Social Security, Pensions and Retirement Behavior Within the Family
Alan L. Gustman, Thomas L. Steinmeier
This paper estimates a structural model of family retirement using U.S. data from the Health and Retirement Study (HRS) and from the National Longitudinal Survey of Mature Women. Estimates using the HRS benefit from having, for each spouse, earnings histories provided by the respondent and the Social Security Administration, and employer provided pension plan descriptions. We find that a measure of how much each spouse values being able to spend time in retirement with the other accounts for a good portion of the apparent interdependence of the retirement decisions of husbands and wives. When we include this measure, the simulations almost double the frequency of predicted joint retirements. Once estimated, we use the model to investigate the labor supply effects of alternative social security policies, examining the effect of dividing credit for earnings evenly between spouses, or of basing social security benefits on the amounts accumulated in private accounts. Both policies change the relative importance of spouse and survivor social security benefits within the household and both raise the relative reward to work later in the life cycle. The incentives created are modest, and retirement responds accordingly. Nevertheless, at some ages, such as 65, there may be as much as a 6 percent increase in the old age work force under privatized accounts.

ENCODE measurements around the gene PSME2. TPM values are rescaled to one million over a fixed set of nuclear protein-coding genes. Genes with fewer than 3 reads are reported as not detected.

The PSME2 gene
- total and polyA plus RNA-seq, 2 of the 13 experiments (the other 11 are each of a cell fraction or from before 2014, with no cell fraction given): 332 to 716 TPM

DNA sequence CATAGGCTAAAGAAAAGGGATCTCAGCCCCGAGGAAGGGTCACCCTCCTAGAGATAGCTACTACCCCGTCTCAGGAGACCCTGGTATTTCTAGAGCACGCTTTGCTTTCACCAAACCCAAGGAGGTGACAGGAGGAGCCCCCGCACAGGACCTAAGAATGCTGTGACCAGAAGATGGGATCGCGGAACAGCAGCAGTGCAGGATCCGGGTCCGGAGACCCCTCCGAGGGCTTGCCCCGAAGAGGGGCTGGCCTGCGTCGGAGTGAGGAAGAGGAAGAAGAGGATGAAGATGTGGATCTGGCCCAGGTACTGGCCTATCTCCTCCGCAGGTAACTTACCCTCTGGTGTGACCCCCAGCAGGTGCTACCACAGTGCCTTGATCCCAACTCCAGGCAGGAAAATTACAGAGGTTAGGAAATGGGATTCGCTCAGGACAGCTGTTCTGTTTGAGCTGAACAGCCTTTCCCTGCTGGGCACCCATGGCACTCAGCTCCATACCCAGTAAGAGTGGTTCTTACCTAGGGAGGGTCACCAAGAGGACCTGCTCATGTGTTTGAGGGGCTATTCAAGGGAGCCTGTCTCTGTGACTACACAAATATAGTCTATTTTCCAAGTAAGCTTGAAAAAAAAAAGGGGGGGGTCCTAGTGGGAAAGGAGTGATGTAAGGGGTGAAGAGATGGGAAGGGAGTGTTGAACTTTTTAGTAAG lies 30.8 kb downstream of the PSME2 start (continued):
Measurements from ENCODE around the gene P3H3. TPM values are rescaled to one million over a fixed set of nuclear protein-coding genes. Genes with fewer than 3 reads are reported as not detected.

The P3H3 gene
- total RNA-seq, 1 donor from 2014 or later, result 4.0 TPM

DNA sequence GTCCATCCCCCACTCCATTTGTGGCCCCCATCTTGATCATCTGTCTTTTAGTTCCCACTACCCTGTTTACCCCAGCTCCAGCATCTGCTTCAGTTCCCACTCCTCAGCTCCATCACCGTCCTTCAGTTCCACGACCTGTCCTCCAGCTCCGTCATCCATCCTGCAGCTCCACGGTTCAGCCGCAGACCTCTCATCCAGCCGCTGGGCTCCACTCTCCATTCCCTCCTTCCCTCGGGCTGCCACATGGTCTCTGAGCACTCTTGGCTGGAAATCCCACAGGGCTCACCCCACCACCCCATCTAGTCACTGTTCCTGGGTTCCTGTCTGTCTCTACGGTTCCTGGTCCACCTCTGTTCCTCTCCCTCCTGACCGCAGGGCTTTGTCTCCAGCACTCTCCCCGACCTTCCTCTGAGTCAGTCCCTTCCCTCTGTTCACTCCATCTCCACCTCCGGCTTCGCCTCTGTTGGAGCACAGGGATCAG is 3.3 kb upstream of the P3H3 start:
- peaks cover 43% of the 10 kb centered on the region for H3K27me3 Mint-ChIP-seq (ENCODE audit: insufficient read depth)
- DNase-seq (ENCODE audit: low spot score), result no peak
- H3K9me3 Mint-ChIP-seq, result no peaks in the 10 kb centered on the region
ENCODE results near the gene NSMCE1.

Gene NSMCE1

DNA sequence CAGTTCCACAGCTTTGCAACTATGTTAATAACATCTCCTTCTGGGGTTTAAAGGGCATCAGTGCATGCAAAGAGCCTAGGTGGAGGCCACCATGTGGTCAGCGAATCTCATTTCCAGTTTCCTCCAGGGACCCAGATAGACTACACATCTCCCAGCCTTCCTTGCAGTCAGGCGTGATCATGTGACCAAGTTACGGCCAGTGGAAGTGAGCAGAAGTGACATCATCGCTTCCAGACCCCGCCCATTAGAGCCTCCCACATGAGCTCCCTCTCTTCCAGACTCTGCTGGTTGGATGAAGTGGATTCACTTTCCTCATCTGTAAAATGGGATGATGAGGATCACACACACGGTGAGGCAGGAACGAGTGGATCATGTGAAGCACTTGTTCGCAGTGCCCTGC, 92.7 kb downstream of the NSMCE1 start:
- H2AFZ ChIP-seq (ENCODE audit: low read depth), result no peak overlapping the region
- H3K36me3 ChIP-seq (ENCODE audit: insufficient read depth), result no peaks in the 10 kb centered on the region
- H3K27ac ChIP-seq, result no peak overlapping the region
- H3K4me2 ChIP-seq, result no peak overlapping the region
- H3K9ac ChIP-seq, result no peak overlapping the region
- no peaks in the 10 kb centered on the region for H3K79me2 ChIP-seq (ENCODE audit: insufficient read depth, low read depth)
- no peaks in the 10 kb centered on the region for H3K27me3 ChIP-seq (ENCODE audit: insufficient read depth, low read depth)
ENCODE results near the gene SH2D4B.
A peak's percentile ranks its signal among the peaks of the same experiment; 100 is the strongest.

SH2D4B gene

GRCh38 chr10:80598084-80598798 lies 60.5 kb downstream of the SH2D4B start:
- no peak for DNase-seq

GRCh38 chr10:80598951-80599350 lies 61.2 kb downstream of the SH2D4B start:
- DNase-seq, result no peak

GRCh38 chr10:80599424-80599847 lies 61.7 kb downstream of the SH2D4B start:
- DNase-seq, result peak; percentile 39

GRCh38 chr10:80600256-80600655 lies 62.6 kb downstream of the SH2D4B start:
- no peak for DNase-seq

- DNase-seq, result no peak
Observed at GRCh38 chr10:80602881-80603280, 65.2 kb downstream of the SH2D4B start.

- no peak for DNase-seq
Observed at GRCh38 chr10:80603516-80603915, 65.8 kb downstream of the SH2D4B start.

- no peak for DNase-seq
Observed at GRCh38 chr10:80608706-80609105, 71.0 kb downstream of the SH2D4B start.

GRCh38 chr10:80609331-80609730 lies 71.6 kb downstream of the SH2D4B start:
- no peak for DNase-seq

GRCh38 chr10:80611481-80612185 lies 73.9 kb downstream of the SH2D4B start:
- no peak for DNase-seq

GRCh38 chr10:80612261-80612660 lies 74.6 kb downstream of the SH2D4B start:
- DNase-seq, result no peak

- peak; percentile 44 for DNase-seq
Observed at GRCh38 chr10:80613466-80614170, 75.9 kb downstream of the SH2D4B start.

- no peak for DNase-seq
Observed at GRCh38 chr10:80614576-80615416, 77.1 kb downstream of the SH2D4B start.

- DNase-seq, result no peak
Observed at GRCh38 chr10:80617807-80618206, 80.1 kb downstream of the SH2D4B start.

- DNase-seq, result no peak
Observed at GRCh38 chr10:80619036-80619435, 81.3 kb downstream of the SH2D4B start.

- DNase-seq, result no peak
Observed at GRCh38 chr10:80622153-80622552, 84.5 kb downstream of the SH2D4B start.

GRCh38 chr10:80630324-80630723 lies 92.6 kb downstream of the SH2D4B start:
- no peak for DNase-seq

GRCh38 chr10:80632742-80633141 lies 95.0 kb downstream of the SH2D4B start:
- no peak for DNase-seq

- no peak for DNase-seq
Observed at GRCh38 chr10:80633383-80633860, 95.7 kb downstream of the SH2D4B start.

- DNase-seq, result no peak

Published: Gustman, Alan L. and Thomas L. Steinmeier. "Social Security, Pensions And Retirement Behavior Within The Family," Journal of Applied Econometrics, 2004, v19(6,Spec), 723-737.